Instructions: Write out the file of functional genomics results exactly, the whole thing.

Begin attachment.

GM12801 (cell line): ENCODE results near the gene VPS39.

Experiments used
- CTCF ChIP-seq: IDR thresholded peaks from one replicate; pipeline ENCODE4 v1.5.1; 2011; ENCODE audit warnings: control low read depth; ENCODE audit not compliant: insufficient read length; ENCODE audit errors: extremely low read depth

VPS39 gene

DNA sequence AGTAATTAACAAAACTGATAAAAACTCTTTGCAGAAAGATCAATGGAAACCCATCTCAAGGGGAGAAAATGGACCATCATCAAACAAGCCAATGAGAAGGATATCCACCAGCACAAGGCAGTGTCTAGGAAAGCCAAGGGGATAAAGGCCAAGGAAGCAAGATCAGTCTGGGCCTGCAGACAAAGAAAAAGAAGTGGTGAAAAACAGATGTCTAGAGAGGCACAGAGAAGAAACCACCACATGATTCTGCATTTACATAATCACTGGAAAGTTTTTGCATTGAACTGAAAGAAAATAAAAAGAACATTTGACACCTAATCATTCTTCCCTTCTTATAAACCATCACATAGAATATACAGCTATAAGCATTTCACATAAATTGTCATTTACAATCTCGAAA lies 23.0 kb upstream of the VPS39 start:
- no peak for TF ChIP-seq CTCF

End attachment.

GM12801 (cell line): ENCODE results near the gene VPS39.

Experiments used
- CTCF ChIP-seq: IDR thresholded peaks from one replicate; pipeline ENCODE4 v1.5.1; 2011; ENCODE audit warnings: control low read depth; ENCODE audit not compliant: insufficient read length; ENCODE audit errors: extremely low read depth

VPS39 gene

DNA sequence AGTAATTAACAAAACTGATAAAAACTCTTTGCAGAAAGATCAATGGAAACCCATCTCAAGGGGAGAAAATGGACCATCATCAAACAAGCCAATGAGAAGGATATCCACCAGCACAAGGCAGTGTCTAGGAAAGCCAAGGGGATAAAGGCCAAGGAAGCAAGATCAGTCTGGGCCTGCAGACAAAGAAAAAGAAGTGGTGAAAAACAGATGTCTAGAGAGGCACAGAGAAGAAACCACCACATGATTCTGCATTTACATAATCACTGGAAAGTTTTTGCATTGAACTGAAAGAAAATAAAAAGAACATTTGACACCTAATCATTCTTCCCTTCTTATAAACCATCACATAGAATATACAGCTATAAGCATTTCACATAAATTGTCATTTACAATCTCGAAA lies 23.0 kb upstream of the VPS39 start:
- no peak for TF ChIP-seq CTCF